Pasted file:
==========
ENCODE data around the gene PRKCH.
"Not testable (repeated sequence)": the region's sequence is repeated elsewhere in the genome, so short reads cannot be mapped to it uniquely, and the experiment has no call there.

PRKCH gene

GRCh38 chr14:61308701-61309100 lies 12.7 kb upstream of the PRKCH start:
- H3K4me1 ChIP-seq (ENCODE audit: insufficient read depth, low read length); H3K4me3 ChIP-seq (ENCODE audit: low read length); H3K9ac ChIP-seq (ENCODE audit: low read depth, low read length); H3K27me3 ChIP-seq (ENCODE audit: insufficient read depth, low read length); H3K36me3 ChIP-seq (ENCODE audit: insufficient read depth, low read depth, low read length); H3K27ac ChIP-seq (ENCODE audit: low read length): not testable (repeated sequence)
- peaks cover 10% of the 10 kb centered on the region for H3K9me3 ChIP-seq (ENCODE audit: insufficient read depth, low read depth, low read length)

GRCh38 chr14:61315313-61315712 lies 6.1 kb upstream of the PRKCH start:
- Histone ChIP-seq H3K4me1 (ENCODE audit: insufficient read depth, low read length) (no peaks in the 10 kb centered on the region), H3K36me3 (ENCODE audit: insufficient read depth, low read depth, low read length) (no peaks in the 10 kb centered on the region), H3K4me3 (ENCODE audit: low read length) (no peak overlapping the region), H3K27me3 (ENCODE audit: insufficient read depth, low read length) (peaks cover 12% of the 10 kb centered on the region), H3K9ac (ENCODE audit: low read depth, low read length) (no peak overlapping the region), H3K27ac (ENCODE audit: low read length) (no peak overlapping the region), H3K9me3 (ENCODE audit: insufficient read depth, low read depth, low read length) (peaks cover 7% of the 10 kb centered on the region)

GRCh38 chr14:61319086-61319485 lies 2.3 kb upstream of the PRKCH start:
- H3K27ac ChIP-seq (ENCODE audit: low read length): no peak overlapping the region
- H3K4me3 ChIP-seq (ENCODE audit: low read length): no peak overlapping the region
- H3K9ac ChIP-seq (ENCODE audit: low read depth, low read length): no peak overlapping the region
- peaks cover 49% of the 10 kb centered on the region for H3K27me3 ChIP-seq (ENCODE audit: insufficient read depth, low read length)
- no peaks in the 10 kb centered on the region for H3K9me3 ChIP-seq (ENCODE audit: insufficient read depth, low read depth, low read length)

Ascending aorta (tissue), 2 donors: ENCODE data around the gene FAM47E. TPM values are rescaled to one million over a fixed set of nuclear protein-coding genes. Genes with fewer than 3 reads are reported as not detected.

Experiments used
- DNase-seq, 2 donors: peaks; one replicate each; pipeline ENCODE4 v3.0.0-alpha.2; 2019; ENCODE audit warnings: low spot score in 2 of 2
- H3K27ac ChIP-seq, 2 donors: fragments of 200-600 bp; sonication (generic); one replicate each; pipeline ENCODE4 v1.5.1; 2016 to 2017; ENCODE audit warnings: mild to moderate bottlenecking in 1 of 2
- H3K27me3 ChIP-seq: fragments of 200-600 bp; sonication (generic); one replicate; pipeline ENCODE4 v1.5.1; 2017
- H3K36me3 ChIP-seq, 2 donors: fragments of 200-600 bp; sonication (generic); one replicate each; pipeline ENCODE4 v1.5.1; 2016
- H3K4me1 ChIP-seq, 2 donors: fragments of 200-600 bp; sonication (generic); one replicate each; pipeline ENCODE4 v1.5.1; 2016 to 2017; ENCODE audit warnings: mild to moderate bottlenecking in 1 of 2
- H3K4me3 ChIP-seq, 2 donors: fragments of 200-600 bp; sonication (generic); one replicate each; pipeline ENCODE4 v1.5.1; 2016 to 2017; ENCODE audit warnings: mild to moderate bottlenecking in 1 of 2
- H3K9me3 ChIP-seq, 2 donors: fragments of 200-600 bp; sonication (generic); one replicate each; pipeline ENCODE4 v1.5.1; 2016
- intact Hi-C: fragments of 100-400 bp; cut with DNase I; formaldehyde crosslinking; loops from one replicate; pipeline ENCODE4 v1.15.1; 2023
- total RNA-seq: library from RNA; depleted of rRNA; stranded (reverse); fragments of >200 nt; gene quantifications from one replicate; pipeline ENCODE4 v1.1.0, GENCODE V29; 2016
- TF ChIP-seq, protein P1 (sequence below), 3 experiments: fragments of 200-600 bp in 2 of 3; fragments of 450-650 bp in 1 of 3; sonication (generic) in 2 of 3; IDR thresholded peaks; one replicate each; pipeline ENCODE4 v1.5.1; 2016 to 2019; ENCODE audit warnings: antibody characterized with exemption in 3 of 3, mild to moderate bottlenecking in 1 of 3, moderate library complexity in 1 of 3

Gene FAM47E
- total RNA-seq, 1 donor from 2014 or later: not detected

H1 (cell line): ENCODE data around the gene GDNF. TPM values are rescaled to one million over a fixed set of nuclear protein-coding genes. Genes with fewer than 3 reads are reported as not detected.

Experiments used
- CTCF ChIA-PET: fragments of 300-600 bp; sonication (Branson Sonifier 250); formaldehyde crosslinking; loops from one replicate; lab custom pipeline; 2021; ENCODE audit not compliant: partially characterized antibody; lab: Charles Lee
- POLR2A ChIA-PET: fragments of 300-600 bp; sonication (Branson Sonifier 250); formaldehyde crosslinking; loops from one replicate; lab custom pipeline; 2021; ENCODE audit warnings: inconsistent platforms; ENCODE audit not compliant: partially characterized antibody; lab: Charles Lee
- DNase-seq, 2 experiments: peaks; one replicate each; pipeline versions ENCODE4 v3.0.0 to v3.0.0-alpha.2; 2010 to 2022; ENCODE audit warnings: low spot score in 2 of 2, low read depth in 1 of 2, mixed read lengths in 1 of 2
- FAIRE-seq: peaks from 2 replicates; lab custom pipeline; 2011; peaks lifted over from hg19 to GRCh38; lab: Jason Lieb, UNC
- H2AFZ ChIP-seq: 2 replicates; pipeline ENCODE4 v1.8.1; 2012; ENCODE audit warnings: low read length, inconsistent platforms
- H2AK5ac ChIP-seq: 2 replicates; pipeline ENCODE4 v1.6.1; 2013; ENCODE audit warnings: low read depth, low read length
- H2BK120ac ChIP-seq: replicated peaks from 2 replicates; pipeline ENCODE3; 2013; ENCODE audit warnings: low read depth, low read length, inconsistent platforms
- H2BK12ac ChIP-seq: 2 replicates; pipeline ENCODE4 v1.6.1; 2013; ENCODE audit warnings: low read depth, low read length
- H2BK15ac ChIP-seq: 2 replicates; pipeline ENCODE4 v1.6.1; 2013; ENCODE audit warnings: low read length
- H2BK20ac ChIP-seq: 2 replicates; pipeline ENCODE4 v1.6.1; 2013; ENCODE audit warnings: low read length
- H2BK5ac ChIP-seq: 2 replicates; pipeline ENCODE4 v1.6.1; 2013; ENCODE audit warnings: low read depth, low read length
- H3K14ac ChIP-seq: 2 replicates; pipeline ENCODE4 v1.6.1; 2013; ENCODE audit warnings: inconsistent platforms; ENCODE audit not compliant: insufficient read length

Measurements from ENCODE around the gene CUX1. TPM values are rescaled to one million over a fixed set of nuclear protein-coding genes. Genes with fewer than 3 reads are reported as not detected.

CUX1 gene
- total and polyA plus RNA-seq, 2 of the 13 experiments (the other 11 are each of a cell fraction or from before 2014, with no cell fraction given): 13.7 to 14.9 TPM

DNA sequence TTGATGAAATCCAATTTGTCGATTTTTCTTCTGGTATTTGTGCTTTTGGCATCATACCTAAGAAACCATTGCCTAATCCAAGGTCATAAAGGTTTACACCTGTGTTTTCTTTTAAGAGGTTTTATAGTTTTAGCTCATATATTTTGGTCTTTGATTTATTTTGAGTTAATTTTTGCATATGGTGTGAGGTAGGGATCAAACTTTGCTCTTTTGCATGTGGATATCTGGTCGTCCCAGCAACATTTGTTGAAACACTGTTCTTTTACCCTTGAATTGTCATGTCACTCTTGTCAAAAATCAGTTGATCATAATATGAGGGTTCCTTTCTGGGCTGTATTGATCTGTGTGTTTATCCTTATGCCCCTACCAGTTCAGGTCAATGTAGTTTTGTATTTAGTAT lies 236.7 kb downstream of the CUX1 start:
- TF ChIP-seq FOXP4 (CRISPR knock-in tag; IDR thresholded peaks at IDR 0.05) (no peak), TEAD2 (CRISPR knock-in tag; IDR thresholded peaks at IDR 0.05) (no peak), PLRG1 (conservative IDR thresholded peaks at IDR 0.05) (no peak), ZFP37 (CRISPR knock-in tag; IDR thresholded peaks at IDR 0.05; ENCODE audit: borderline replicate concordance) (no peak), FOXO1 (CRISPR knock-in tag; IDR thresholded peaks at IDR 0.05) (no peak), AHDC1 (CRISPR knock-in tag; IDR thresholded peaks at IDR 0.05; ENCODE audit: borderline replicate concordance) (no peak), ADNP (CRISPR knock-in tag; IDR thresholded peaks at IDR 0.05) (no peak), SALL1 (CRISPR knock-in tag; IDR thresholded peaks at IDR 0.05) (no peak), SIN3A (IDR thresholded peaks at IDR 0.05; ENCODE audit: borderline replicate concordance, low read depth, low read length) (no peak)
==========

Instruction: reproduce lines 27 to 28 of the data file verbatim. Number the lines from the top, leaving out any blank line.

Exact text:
Gene FAM47E
- total RNA-seq, 1 donor from 2014 or later: not detected